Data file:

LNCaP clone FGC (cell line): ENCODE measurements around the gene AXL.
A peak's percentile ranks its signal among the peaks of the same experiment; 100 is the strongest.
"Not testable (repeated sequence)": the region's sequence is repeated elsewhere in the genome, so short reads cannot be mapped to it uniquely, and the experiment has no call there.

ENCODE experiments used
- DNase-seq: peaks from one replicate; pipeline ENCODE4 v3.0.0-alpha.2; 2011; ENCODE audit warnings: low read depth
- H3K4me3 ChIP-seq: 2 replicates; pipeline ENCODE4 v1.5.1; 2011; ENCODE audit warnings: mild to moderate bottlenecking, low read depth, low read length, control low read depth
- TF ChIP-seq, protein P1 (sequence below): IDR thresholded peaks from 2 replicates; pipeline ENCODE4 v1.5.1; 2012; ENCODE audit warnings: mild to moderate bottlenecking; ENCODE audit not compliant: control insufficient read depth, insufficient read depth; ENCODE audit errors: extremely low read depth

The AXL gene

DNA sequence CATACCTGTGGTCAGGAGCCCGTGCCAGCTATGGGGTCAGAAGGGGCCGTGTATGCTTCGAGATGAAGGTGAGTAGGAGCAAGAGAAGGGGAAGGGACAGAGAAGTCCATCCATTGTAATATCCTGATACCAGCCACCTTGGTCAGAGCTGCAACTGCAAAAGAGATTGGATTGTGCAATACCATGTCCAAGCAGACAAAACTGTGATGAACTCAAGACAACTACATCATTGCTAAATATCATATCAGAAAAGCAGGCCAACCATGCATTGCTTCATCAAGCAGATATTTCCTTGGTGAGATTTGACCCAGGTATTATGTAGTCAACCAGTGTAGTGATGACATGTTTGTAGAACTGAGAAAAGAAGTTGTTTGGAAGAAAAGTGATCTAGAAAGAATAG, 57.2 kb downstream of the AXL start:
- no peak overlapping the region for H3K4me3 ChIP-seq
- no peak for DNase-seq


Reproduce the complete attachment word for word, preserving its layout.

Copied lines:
LNCaP clone FGC (cell line): ENCODE measurements around the gene AXL.
A peak's percentile ranks its signal among the peaks of the same experiment; 100 is the strongest.
"Not testable (repeated sequence)": the region's sequence is repeated elsewhere in the genome, so short reads cannot be mapped to it uniquely, and the experiment has no call there.

ENCODE experiments used
- DNase-seq: peaks from one replicate; pipeline ENCODE4 v3.0.0-alpha.2; 2011; ENCODE audit warnings: low read depth
- H3K4me3 ChIP-seq: 2 replicates; pipeline ENCODE4 v1.5.1; 2011; ENCODE audit warnings: mild to moderate bottlenecking, low read depth, low read length, control low read depth
- TF ChIP-seq, protein P1 (sequence below): IDR thresholded peaks from 2 replicates; pipeline ENCODE4 v1.5.1; 2012; ENCODE audit warnings: mild to moderate bottlenecking; ENCODE audit not compliant: control insufficient read depth, insufficient read depth; ENCODE audit errors: extremely low read depth

The AXL gene

DNA sequence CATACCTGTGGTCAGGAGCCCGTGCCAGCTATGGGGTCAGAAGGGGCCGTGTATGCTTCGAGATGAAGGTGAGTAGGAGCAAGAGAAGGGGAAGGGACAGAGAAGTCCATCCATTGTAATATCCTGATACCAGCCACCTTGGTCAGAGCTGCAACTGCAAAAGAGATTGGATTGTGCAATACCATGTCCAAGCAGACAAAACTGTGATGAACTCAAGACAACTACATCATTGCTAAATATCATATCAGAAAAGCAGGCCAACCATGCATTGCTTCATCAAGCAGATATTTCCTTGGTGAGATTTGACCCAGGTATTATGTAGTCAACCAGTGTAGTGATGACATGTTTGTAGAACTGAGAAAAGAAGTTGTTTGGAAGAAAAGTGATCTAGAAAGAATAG, 57.2 kb downstream of the AXL start:
- no peak overlapping the region for H3K4me3 ChIP-seq
- no peak for DNase-seq